LIFE IN THE MIDDLE OF CONCRETE
Natasha Boas looks back at The Farm with PK Steffan
I lived briefly at The Farm in the mid-eighties and we had animals running through our studio while we worked. Located under the freeway at the corner of Army Street (currently Cesar Chavez) and Potrero Avenue in San Francisco, The Farm was a remarkable rural oasis and hands-on educational farm with vegetable gardens, chickens, geese, rabbits, and goats and a pre-school as well as a library, a gallery space and rehearsal and performance space for theater and punk rock bands. Buildings in the same complex housed Survival Research Laboratories, Subterranean Records, and Cloudkick. Later in the eighties it would become exclusively an artist live/work space.
Artist PK Steffen taught digital arts at the California College of the Arts from 1996–2004 while living at The Farm. PK currently lives in Tuscan, Arizona and is known for quoting Baldessari: “Hopeless desire—to make words and images interchangeable, yet it is the futility that engrosses me...” PK and I reminisced recently about The Farm life.
—Natasha Boas, MOCFA curator
Natasha Boas: PK, I hear that you lived at The Farm and managed it for the founders Marilyn and Chris Goode. What years were you there and what brought you to The Farm?
PK Steffan: We were there roughly from 1994 to 2001. I found out about the Farm from the Arthouse hotline run by California Lawyers for the Arts. Back then it was just a phone hotline. I fell in love with the space and community immediately. To this day, my wife still laughs about how I approached the owner Marilyn Goode so intensely saying “What do I need to do to move in here?” After having traveled for years, going from grad school in Tucson to Japan and then to San Francisco, I knew I was home.
NB: What do you mean here by “home”?
PKS: It felt like home because of the great community of artists living there, the fact that there was a thriving community garden in the midst of the city and because Marilyn seemed like such an incredibly interesting, kind but very direct honest individual. It was like no other space in the city. Typically there are good workspaces, or good neighbors, but the combination at The Farm was unique. It felt like a challenging but inviting environment—one where an artist could be fully engaged in the community and in their work.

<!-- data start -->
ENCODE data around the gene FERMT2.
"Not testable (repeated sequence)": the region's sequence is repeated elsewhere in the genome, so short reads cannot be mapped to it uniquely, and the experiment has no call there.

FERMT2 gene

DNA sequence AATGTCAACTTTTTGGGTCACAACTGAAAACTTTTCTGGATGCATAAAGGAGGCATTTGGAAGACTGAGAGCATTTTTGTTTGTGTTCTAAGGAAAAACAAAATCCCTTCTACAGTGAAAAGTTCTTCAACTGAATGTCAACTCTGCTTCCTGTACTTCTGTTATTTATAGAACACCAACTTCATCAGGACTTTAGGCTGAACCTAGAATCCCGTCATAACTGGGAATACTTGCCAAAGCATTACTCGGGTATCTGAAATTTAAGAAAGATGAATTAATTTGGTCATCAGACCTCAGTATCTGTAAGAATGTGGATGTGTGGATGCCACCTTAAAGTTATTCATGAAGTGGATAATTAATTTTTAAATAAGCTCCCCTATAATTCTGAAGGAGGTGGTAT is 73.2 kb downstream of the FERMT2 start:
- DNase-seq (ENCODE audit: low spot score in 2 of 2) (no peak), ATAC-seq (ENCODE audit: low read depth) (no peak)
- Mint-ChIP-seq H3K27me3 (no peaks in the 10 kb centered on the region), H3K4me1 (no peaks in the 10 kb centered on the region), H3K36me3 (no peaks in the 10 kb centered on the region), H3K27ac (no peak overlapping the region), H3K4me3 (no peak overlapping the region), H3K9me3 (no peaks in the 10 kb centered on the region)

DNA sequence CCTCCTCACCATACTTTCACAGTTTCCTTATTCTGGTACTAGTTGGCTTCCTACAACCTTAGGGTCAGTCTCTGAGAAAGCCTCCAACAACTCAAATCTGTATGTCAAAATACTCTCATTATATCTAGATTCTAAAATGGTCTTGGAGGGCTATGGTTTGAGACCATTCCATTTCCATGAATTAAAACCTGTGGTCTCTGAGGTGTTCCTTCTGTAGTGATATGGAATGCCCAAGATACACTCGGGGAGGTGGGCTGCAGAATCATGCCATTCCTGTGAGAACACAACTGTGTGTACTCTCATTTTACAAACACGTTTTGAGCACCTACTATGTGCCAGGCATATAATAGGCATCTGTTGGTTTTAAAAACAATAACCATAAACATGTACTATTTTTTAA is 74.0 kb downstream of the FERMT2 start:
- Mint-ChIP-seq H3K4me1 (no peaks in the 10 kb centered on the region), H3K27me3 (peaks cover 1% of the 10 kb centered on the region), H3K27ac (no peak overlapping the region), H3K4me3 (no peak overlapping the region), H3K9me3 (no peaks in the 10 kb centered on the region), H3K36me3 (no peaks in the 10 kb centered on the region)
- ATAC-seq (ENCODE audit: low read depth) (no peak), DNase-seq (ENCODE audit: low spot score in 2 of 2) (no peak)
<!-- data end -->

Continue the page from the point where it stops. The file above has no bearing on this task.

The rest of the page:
NB: Can you describe the community for me?
PKS: What an incredible and productive mix of talent. There were a number of performing artists such as Mark Pauline’s Survival Research Laboratories (SRL) and Chip’s People Eater. They would do mini shows in the back including one incredible performance for a BBC documentary. The window used to literally bow inwards and light up at night as they tested the jet engine or the flamethrower. There were teachers such as our next door neighbor who taught at the bilingual school up the street. There were artists using high tech production for video and installation. There were dancers. There were designers. There were crafts people. Everyone was busy producing something. We used to knock on each other’s doors to enlist support or expertise in what we were making or invite a neighbor to collaborate in a piece for a show.
NB: It sounds like a real laboratory situation. What about the whole technology, early Net and website activity at The Farm?
PKS: Yeah, some of my early net-based art developed there. That was the beginning of the Net as we know it. We used to project web pages up onto the walls of the spaces and share other artists’ work from China or Russia. Seems crazy now that I can access everything from my phone. Funny, I designed Harrell Fletcher’s first website at The Farm actually.
NB: Can you describe the “early Net days” in SF a bit more?
PKS: The video projection parties were done at a video collective that was based in a warehouse somewhere near Brannan and Third Streets. They had all the equipment that they also used in raves. I don’t remember the address anymore and their name changed every week according to the theme. The shows they did inspired me to share the web with every artist I knew. No one knew what I was talking about when I described a web page or how I made one.